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Summer camp...for dogs

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Summer camp has gone to the dogs. Or rather, the dogs are going to summer camp and they’re taking their owners with them.

According to Jeannie Richter in a recent article on abcnews.com, if you’re looking for a getaway for you and your dog, you don't have to look too far. Thanks to summer camps that cater to both dogs and their humans, you can “have a vacation,” she said, “…and your best friend with you.”

And Richter would know. After all, she runs Camp Gone to the Dogs, a retreat for both species in Stowe and Marlboro, Vt.

You need only look at the photo gallery on her Web site and others to see why campers sign on. It’s obvious in frame after frame that everybody’s having fun – dancing, practicing agility and herding, walking nature trails, and even riding gondolas.

It’s a multi-level bonding experience – one that has people connect with their pets and each other around the common denominator of wanting to have a good time.

“It’s weird to say, but I get all excited when I get to camp,” said Leah Caracino, who goes to summer camp with her dog, Indy. “I’m like a little kid, I count down the days.” And in its own way, she said, so does the dog.

A good price for a good time

With pet owners spending approximately $41 billion a year on their pets, it’s no wonder they’re willing to shell out anywhere from $650 to $1,400 for a week of camaraderie and summer fun with their dogs.

Typically, that buys them:

  • Accommodations that range from the rustic, like cabins and tents, to the upscale, like fancy inns and heated lodges, depending on what you’re looking for.
  • A full dance card. And a choice of as many as 100 activities in a day, including hunting, obedience, Frisbee tossing, carting, dock diving, fly ball, swimming, canine Olympics, and yes, even arts and crafts.

“One of our most popular activities is the doggie arts class or (making) paw or nose prints of your dogs,” said Lory Kohlmoos, director of Camp Winnaribbun. She said the camp also offers storytelling around the campfire, and a class for people to write about their dogs.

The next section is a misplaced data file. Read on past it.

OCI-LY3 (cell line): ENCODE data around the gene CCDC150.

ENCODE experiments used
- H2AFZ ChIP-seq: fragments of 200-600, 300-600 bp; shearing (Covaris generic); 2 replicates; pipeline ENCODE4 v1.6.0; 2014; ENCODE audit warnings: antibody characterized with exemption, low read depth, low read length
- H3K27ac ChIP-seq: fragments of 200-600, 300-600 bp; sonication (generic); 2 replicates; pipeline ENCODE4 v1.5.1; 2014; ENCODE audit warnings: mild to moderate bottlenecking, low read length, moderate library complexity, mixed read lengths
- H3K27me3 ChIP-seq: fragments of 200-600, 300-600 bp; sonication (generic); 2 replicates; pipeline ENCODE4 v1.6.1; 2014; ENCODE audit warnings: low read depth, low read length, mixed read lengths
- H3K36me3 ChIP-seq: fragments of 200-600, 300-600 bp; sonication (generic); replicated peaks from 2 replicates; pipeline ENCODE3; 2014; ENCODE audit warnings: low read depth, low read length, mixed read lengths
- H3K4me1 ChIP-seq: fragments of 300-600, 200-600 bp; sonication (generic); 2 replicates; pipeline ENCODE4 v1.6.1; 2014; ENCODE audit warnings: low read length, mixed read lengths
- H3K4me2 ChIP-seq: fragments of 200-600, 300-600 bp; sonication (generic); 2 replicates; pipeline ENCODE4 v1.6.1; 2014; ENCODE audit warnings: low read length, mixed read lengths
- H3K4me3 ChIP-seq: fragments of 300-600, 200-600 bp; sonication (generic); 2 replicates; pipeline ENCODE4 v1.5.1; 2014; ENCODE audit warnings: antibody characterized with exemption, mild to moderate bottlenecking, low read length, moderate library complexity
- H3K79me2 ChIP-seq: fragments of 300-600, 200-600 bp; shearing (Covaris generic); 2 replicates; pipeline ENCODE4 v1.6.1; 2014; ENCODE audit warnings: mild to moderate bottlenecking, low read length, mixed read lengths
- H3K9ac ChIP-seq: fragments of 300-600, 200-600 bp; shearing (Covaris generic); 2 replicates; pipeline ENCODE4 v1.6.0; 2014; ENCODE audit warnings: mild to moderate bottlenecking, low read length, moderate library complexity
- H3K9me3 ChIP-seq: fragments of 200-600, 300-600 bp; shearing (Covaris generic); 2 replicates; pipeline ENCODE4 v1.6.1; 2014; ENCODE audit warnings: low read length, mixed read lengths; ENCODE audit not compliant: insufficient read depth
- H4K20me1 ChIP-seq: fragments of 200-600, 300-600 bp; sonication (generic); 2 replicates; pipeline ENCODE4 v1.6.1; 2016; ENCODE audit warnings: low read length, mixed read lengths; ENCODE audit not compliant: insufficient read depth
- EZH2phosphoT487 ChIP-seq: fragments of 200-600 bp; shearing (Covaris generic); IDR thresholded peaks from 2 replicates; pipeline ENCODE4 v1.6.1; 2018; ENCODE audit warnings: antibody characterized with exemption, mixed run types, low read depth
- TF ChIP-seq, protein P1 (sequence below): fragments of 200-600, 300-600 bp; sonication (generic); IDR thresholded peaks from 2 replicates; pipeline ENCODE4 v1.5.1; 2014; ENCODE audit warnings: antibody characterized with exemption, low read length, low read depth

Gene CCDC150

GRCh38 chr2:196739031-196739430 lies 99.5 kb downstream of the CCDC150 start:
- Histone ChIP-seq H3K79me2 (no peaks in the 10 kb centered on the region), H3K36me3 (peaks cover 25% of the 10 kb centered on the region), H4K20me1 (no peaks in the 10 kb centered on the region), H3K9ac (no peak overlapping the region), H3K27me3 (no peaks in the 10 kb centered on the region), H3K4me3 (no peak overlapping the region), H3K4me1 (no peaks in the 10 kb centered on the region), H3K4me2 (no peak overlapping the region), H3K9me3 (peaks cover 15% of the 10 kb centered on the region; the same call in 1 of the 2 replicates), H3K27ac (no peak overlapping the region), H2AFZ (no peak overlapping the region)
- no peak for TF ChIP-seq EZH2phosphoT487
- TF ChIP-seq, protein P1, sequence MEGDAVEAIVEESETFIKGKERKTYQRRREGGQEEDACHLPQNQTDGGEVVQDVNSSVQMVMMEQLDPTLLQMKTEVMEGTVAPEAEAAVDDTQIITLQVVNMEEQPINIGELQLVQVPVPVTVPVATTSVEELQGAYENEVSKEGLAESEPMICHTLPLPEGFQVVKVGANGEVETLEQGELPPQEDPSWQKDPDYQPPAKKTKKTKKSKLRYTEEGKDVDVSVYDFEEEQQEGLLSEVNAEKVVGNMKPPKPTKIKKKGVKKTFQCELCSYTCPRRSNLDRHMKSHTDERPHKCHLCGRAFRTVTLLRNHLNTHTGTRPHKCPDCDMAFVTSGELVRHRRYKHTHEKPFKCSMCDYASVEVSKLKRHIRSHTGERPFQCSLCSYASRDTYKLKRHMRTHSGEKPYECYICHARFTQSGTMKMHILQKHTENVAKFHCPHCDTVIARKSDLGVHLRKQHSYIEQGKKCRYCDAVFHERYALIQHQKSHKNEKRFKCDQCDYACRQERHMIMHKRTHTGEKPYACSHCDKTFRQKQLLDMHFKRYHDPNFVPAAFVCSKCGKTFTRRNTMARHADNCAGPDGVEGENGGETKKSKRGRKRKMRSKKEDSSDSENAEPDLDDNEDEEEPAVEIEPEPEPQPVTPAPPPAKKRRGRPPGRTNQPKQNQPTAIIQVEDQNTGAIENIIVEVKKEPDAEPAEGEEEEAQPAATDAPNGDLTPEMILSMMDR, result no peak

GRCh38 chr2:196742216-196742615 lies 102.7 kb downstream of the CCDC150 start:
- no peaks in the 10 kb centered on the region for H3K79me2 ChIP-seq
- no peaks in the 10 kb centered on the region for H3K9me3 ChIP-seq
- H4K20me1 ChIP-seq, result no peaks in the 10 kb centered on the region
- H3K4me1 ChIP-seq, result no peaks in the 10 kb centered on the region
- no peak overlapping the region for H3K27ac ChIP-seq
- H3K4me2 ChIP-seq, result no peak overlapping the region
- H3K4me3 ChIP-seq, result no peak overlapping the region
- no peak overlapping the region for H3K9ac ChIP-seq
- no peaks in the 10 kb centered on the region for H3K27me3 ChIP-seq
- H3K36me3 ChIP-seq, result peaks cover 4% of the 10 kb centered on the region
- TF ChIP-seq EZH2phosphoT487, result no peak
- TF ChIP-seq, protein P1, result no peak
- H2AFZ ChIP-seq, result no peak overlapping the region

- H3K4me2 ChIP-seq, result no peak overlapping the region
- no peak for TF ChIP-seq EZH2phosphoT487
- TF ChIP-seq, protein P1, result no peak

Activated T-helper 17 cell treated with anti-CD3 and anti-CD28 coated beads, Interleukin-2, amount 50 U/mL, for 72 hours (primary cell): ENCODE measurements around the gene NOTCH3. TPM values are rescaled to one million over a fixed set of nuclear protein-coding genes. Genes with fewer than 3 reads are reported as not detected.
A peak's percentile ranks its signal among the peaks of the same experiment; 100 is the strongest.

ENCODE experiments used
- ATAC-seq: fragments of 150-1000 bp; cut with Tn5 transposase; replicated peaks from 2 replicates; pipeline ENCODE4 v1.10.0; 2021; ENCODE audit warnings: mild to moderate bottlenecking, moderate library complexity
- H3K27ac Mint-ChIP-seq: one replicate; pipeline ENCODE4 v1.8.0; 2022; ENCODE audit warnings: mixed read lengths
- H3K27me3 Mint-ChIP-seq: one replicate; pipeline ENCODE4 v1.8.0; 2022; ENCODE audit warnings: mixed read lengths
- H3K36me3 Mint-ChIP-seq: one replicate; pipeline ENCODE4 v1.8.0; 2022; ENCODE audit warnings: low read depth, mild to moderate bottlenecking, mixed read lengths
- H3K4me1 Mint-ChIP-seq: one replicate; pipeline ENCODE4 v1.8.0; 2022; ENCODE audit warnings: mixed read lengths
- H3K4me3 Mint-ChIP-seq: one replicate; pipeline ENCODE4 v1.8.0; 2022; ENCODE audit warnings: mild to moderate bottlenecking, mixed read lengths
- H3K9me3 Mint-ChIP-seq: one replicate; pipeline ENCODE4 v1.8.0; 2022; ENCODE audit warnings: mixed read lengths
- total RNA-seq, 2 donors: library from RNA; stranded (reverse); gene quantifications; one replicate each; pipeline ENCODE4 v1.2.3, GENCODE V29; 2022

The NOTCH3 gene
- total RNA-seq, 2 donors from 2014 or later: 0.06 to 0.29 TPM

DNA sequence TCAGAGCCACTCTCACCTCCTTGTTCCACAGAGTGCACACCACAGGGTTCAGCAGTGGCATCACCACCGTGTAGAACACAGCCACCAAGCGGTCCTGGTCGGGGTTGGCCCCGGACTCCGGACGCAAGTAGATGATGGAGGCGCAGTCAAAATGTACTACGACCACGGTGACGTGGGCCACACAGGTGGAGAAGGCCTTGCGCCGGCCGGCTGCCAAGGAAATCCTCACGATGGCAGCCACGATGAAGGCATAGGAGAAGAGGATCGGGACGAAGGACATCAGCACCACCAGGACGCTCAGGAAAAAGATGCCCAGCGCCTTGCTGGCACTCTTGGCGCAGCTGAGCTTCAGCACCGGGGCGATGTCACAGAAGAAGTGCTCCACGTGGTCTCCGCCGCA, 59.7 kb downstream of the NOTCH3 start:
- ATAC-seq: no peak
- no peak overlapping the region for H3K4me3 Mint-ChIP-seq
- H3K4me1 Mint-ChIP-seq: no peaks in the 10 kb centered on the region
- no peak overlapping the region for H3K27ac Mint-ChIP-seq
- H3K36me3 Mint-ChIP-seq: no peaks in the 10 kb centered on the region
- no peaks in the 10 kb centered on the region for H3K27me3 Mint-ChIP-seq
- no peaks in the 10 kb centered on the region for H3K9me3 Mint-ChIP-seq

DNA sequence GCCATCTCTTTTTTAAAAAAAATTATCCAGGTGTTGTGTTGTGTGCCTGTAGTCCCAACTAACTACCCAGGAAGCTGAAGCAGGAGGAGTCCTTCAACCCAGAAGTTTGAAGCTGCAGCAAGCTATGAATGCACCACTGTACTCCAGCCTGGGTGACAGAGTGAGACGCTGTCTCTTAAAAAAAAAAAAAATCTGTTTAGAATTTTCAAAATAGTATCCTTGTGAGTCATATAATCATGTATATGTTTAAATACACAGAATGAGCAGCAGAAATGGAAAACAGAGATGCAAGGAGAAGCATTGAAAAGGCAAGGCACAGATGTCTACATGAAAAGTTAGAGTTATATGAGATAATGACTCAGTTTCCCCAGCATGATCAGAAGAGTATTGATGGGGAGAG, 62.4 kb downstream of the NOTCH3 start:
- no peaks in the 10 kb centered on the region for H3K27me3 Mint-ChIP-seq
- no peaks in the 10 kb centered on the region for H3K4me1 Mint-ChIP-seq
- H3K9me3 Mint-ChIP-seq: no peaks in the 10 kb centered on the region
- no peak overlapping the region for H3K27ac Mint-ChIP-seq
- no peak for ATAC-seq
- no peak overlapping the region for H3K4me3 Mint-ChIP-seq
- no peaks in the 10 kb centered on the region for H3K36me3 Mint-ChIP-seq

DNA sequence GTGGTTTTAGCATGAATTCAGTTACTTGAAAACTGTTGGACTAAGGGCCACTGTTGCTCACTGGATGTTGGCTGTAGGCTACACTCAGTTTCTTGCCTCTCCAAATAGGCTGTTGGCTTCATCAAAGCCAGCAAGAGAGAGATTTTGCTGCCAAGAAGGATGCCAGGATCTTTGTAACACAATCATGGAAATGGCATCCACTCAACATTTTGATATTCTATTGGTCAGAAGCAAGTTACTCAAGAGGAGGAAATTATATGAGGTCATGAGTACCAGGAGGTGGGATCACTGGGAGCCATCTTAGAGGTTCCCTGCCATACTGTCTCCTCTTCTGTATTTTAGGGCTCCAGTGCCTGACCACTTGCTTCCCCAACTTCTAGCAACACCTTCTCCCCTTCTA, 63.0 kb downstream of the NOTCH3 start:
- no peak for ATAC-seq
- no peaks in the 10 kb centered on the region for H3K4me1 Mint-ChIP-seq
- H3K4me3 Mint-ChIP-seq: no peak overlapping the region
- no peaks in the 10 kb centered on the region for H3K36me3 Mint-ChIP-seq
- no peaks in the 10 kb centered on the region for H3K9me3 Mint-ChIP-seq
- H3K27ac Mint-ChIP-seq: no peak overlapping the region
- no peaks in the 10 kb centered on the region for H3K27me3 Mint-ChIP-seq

A camp for all reasons

While many camps are designed purely for pleasure, others have a more sharply defined purpose, like Camp Border Collies for Kids. Supported entirely by donations, it pairs rescued border collies with at-risk inner-city kids for canine agility and training classes on a farm outside of New York City. The goal is to teach children ow to have kindness and compassion for all living things.

The Dog Scouts of America is a non-profit that educates people on how to be responsible dog owners and nurture their relationship with animals. It hosts a full six-day learning camp for dogs and their owners and three-day mini camps on 80 acres of woods in central Michigan.

It’s about quality time

No matter what the camp or the reason, experts agree that vacationing with your dog is all about being together.

“We have people call and say we’re going away for a week, can we drop off our dog?” said Kohlmoos. The answer is always a resounding no. After all, she and others agree, that completely defies the point of it.

“The person who comes to camp wants to be with his or her dog on vacation,” Richter said. And, in fact, 70 percent of people enjoy it so much they come back time and again for the experience.

Credit: Reviewed by Amy I. Attas, V.M.D.
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